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Guitar string posts

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craig bumgarner

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#1
Hi,

I'm a guitar builder, wood is my thing. Metal, no so much, just don't have the tools. Hoping some one who reads this forum might be able to make these for me or point me in the direction of someone who can. Willing to pay of course. I need brass or nickel silver string posts like this:

String stud 2D.jpg


Quite small as you can see. I need six per guitar, so 2-3 dozen would be enough to get started but could buy more if that makes the job more attractive. They need to be consistent in shape and size. Hoping there is way of making a tool bit that can cut the shape consistently and quickly in one go, cut it off, do another. Can supply a more detailed drawing. You can email me direct at craig.bumgarner "AT" gmail.com if you like.

If no one wants to take this on, does anyone have comments on how to make a tool bit that would make the shape in one shot? I have access to a metal lathe and have used it some, not an expert.
 

T Bredehoft

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#3
CNC's your best bet, a manual lathe will probably not be consistent enough. You're talking 1/4 in long, less than that in diameter. Holding it in a lathe and using a form tool might just pull it out of the lathe, rather than forming it.
 

craig bumgarner

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#4
Thanks Tom, I had not considered CNC. How does CNC address a part like this? Please excuse my ignorance, but I assumed it would be lathe work.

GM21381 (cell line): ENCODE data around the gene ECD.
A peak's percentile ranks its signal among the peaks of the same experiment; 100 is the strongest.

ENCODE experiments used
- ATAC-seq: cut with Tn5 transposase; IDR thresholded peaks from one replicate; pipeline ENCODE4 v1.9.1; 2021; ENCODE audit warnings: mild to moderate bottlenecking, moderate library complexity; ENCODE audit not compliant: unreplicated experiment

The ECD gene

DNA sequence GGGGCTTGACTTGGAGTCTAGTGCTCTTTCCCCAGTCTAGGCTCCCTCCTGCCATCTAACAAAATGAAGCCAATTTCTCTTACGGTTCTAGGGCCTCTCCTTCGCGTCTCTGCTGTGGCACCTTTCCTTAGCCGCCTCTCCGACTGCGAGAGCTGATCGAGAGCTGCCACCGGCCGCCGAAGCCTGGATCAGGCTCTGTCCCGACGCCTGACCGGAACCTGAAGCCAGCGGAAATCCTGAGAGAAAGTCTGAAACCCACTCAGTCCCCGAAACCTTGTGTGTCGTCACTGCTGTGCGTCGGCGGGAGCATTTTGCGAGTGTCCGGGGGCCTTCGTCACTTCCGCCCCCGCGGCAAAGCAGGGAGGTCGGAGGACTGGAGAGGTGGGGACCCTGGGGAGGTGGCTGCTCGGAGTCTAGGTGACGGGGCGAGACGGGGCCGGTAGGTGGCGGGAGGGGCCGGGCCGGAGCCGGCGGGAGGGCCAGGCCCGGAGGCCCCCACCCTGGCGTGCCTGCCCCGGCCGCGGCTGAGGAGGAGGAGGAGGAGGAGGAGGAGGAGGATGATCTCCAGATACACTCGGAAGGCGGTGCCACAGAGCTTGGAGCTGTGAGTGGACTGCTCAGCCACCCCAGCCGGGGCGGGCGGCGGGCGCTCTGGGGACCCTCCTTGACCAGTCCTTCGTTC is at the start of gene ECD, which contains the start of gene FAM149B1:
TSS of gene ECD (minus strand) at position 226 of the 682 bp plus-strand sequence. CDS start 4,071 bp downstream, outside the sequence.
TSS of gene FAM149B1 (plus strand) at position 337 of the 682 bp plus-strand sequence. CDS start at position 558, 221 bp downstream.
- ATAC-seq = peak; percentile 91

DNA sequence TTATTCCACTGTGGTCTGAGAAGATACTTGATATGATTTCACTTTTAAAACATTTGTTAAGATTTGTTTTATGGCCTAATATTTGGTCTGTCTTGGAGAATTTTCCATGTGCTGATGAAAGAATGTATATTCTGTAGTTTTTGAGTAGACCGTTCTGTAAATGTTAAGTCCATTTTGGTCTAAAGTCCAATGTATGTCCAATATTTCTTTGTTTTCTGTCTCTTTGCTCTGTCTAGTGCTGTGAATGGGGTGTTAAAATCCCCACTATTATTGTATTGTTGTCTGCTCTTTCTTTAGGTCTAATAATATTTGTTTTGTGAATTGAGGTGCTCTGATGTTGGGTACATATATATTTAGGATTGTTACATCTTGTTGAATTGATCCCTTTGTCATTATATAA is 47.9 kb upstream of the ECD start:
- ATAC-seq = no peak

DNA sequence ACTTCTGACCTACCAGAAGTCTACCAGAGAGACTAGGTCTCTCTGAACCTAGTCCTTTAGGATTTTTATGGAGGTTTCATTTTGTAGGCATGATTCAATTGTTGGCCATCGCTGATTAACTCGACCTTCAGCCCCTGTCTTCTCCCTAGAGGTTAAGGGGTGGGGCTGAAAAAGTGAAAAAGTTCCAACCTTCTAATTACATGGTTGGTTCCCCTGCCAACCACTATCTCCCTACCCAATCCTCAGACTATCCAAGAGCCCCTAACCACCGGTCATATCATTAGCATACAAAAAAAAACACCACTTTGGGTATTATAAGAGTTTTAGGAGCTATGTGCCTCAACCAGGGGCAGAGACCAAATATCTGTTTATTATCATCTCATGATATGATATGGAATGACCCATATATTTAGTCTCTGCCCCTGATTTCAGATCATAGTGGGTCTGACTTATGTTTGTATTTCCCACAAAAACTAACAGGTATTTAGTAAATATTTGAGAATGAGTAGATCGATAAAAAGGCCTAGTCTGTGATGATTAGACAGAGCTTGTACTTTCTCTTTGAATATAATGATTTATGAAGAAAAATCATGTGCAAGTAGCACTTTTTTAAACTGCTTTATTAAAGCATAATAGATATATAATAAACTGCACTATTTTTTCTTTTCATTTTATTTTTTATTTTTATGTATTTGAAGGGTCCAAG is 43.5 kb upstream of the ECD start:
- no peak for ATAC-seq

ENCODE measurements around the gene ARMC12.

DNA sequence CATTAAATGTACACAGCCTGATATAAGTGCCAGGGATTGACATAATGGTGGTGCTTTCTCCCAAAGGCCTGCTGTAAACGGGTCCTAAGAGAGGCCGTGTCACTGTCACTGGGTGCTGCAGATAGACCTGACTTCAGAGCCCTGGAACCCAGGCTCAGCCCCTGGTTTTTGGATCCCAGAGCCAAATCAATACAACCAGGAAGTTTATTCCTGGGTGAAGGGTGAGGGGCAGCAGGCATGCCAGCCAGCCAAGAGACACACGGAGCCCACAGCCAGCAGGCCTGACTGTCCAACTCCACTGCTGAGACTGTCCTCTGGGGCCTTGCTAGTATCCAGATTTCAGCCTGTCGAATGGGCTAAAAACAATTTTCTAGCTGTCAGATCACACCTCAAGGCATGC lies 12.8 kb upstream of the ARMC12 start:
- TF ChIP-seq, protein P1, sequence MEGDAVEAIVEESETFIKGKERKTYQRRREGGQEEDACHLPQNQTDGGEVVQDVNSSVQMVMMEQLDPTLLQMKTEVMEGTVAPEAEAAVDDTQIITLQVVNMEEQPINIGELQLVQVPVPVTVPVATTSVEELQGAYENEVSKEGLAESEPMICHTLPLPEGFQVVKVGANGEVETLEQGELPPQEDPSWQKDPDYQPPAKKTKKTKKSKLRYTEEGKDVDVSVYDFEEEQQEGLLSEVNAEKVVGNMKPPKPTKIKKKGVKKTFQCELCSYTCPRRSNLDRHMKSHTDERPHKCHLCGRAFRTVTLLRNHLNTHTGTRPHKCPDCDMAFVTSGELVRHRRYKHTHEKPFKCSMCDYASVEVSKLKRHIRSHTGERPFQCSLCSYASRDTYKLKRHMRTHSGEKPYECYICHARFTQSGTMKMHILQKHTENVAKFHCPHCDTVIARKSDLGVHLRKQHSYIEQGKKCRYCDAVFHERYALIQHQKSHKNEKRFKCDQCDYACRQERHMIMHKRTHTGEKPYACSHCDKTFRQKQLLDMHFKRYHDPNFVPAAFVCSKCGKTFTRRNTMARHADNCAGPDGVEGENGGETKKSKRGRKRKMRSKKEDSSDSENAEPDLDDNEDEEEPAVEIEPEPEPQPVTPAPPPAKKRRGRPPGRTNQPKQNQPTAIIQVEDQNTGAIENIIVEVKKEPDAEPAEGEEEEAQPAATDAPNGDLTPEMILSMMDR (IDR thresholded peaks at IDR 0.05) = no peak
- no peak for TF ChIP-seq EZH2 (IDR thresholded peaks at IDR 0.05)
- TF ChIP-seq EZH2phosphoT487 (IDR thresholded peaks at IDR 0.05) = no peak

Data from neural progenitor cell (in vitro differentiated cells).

Tony Wells

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#5
CNC is just the control method, used for many different machine types, one of which is a lathe. In a case of a contour like this, a tool is manipulated in both the X and Z axes to cut the desired profile. It would be the best method for making this part. Manually a form tool would likely be used, but creating the tool would be a bit (pardon the pun) tedious and not everyone is set up to grind it. A combination of different form tools would be a more practical approach from a manual standpoint.
 

craig bumgarner

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#8
Okay, thanks. Any recommendations for free/inexpensive CAD app for submitting to CNC machinists. I have Draftsight 2D and have used AutoCad, but h 2D CAD but nothing in the 3D realm.
 

RJSakowski

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#9
CNC work on the lathe is not normal 3D. You are basically cutting a 2D profile as the part turns. At least, on your part. I would think that anyone with CNC lathe capability could work from your Draftsight drawing.
 

Frank Ford

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#10
I only have experience in manual lathe work, so I'd see this job as an ideal one for form tooling. I reckon I'd stick a 5mm rod in the ol' collet, and turn the little end feature, then hit the rod with a form tool to make the concave profile. Parting off with another form tool would provide the upper convex rounded shape. If I were trying to make a big bunch of them, a little turret lathe might be just the thing. Could take some hand work to get a good surface finish, of course - maybe by chucking the little end into a collet and spinning up to high rpms and using abrasive paper. A simple fixture could hold the part for drilling accurately.

For sure, I'd want to know how this "string post" is to be mounted and used. . .
 

markba633csi

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#11
Yes how does it attach to the gear mechanism? Or is there one?
Mark S.
 

Frank Ford

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#12
For sure, I'd want to know how this "string post" is to be mounted and used. . .
Ah, of course, I forgot the Selmer style tailpiece. Any reason not to use a commercial one since they're relatively cheap?
 
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